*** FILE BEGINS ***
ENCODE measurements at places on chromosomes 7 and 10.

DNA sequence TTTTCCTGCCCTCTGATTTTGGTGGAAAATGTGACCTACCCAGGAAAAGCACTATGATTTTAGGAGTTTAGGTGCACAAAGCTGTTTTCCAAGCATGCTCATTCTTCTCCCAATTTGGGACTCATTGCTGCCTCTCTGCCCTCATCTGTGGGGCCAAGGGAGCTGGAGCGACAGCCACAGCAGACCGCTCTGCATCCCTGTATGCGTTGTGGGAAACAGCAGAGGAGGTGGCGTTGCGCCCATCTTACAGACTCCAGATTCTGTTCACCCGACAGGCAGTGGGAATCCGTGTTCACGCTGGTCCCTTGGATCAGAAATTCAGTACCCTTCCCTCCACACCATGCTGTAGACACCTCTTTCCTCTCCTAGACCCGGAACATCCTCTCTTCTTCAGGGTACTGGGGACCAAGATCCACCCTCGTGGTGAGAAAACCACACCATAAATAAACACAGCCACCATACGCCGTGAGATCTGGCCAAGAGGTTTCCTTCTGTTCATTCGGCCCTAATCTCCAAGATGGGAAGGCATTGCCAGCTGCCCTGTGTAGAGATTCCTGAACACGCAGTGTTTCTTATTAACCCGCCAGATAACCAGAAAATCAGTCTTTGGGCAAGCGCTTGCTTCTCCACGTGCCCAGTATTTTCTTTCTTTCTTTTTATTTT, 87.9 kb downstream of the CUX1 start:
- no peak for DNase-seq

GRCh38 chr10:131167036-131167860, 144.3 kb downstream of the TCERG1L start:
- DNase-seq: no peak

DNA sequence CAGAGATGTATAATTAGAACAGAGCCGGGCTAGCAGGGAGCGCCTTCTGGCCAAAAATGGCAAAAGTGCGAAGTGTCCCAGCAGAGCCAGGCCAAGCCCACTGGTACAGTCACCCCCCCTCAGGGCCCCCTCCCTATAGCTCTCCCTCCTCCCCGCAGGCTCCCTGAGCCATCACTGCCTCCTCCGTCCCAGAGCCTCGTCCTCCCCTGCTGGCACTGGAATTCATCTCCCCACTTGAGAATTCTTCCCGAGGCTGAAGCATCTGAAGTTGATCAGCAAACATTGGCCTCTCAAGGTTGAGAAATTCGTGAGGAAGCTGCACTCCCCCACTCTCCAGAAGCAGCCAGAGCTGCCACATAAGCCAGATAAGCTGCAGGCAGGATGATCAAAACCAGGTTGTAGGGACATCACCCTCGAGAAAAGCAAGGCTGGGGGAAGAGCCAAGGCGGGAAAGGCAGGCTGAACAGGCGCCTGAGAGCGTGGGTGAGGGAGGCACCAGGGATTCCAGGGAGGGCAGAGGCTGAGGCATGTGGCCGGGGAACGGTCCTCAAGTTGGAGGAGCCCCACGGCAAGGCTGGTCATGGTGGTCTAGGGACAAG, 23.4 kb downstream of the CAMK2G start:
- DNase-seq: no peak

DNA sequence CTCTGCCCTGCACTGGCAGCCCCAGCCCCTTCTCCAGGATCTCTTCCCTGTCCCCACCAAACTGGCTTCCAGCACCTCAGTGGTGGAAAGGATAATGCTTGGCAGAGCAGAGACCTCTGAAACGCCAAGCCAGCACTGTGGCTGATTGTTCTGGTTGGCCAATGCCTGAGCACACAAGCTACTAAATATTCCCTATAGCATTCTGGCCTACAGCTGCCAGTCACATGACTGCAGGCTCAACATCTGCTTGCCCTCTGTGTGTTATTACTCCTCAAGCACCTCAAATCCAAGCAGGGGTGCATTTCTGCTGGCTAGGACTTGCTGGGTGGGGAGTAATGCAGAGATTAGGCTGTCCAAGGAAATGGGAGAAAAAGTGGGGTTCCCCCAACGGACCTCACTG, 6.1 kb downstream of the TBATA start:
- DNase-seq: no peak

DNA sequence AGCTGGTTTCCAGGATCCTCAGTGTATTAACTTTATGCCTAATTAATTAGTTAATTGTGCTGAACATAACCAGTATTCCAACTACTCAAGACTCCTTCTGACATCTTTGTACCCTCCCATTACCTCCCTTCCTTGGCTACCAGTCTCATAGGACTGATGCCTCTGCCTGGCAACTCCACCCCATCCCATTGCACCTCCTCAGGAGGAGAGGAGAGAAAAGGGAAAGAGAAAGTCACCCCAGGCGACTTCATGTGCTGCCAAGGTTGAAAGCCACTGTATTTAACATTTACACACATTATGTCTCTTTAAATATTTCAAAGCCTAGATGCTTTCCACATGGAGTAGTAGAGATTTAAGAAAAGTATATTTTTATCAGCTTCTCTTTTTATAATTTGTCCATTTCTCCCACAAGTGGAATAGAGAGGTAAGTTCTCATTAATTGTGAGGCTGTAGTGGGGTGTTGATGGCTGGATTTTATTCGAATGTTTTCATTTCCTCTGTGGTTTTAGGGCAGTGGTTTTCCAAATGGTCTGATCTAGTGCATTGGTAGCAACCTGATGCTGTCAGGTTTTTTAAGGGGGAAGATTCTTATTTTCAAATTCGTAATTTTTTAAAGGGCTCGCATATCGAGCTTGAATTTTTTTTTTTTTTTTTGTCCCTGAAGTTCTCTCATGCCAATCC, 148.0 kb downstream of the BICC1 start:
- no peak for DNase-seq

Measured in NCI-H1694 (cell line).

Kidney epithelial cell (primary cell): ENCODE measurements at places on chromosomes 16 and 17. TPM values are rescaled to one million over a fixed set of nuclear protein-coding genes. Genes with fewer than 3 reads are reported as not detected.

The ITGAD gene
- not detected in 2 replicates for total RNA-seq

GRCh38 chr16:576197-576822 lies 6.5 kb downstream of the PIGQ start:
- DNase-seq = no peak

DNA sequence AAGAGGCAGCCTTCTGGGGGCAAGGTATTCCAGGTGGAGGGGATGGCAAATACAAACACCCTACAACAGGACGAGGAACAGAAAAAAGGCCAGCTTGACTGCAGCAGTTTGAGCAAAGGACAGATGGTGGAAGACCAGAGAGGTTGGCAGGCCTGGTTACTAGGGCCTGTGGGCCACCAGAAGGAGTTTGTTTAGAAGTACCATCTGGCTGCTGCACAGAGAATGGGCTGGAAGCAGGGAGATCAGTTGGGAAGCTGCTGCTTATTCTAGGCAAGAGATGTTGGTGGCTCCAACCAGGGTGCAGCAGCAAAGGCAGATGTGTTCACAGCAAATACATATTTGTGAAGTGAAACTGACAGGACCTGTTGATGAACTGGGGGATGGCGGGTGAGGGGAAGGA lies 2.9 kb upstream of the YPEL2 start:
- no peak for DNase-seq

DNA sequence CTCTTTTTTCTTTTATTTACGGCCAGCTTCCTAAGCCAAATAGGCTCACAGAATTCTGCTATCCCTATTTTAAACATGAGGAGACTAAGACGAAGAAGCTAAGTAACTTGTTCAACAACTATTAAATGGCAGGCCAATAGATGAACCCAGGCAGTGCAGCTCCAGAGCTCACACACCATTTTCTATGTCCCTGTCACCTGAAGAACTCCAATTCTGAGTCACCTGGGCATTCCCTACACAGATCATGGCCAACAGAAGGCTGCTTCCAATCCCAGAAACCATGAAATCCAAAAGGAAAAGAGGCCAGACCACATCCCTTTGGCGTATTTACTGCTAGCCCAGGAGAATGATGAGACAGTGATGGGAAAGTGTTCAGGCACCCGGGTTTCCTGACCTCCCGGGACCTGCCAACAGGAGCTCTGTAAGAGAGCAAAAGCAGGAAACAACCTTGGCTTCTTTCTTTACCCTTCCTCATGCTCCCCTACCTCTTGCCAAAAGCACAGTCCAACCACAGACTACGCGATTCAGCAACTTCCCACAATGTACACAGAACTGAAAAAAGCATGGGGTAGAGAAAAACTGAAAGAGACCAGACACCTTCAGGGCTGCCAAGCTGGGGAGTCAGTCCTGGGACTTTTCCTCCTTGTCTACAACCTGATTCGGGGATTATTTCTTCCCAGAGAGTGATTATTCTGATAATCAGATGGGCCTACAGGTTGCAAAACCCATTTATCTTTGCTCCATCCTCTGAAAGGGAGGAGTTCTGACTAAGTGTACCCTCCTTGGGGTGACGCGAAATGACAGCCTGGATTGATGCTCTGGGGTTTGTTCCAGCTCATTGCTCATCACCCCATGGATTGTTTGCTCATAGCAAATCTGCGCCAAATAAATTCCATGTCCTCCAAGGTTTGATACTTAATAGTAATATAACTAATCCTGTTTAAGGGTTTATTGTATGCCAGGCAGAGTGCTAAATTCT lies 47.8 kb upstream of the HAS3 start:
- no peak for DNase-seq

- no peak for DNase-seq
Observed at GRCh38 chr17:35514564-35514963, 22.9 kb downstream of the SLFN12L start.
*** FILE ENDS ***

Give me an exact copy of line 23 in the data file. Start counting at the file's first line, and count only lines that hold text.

Observed at GRCh38 chr17:35514564-35514963, 22.9 kb downstream of the SLFN12L start.